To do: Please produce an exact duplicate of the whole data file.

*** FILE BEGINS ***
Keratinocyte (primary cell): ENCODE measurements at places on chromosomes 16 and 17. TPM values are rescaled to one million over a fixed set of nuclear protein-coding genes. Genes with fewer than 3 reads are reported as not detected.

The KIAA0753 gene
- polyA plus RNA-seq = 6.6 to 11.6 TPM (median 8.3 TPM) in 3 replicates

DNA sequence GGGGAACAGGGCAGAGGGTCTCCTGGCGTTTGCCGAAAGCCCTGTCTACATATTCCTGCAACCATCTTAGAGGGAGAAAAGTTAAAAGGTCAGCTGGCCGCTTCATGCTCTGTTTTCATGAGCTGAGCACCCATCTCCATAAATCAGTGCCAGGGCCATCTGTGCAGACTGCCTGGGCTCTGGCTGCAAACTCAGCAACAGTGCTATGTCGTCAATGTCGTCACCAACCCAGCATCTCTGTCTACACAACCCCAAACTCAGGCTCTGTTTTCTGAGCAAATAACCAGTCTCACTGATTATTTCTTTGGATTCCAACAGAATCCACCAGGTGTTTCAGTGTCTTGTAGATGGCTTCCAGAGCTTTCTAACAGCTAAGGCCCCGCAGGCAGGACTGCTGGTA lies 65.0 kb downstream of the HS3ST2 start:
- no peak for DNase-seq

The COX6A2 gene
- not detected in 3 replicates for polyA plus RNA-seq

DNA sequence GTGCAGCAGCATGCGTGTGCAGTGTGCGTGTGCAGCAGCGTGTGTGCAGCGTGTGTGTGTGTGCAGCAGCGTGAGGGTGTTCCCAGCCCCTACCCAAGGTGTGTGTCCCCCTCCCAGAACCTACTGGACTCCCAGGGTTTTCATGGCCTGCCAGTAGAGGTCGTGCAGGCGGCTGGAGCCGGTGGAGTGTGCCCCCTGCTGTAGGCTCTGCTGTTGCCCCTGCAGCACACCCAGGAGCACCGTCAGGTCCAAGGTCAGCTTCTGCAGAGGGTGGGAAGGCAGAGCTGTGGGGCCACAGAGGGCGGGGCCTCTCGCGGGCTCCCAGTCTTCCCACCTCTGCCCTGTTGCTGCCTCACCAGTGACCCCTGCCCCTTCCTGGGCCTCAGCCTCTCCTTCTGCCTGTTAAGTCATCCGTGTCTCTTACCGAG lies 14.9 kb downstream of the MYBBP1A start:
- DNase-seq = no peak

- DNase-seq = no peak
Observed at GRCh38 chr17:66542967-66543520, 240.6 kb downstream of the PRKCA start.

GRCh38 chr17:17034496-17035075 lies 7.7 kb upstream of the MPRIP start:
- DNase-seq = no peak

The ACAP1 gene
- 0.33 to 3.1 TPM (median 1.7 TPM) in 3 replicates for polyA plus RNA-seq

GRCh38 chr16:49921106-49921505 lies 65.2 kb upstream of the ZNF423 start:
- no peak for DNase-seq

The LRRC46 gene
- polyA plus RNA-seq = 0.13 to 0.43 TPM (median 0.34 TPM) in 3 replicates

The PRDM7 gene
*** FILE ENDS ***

Keratinocyte (primary cell): ENCODE measurements at places on chromosomes 16 and 17. TPM values are rescaled to one million over a fixed set of nuclear protein-coding genes. Genes with fewer than 3 reads are reported as not detected.

The KIAA0753 gene
- polyA plus RNA-seq = 6.6 to 11.6 TPM (median 8.3 TPM) in 3 replicates

DNA sequence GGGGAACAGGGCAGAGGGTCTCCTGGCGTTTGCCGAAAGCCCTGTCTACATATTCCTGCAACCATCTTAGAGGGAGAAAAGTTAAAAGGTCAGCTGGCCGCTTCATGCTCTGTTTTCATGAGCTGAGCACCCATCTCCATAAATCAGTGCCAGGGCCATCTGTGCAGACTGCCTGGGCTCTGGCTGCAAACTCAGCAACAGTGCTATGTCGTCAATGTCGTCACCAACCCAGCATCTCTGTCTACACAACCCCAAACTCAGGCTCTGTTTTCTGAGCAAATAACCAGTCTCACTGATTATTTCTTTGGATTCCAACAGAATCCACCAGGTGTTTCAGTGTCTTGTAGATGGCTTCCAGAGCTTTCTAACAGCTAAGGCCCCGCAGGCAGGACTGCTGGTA lies 65.0 kb downstream of the HS3ST2 start:
- no peak for DNase-seq

The COX6A2 gene
- not detected in 3 replicates for polyA plus RNA-seq

DNA sequence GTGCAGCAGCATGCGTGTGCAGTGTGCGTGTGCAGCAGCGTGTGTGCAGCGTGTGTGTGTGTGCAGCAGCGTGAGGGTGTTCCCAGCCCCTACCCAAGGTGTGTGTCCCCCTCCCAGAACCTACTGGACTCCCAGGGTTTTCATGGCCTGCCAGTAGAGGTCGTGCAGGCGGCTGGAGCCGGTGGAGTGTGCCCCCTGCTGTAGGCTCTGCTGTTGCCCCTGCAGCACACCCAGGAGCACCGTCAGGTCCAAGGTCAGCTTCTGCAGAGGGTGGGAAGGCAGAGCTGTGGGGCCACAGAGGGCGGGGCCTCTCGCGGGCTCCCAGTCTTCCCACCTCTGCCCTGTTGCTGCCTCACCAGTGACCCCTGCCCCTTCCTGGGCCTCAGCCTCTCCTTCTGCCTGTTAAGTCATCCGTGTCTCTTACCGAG lies 14.9 kb downstream of the MYBBP1A start:
- DNase-seq = no peak

- DNase-seq = no peak
Observed at GRCh38 chr17:66542967-66543520, 240.6 kb downstream of the PRKCA start.

GRCh38 chr17:17034496-17035075 lies 7.7 kb upstream of the MPRIP start:
- DNase-seq = no peak

The ACAP1 gene
- 0.33 to 3.1 TPM (median 1.7 TPM) in 3 replicates for polyA plus RNA-seq

GRCh38 chr16:49921106-49921505 lies 65.2 kb upstream of the ZNF423 start:
- no peak for DNase-seq

The LRRC46 gene
- polyA plus RNA-seq = 0.13 to 0.43 TPM (median 0.34 TPM) in 3 replicates

The PRDM7 gene